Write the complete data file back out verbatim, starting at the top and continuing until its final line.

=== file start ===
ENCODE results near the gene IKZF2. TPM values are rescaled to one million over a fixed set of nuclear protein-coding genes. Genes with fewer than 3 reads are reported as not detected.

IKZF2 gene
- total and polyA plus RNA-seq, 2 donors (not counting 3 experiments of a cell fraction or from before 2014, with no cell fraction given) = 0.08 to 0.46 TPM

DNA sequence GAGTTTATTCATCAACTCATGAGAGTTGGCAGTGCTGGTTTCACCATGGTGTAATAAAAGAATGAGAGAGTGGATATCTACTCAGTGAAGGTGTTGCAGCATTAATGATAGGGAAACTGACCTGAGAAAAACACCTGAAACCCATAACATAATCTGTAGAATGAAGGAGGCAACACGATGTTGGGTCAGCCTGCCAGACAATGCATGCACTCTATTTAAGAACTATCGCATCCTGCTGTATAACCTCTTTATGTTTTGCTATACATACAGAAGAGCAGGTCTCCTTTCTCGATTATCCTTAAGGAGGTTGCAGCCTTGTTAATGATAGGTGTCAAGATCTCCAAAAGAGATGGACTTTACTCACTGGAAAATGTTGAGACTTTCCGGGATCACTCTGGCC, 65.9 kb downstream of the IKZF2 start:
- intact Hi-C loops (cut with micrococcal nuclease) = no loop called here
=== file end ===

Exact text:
ENCODE results near the gene IKZF2. TPM values are rescaled to one million over a fixed set of nuclear protein-coding genes. Genes with fewer than 3 reads are reported as not detected.

IKZF2 gene
- total and polyA plus RNA-seq, 2 donors (not counting 3 experiments of a cell fraction or from before 2014, with no cell fraction given) = 0.08 to 0.46 TPM

DNA sequence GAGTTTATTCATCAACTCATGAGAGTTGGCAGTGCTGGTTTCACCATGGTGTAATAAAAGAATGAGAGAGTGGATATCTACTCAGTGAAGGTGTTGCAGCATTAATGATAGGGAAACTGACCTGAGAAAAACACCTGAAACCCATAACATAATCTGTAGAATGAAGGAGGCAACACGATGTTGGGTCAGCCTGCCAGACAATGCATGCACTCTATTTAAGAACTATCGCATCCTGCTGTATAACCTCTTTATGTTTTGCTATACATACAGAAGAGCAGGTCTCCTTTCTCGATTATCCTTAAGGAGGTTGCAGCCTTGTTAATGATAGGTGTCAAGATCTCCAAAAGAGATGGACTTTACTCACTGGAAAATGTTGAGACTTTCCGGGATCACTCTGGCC, 65.9 kb downstream of the IKZF2 start:
- intact Hi-C loops (cut with micrococcal nuclease) = no loop called here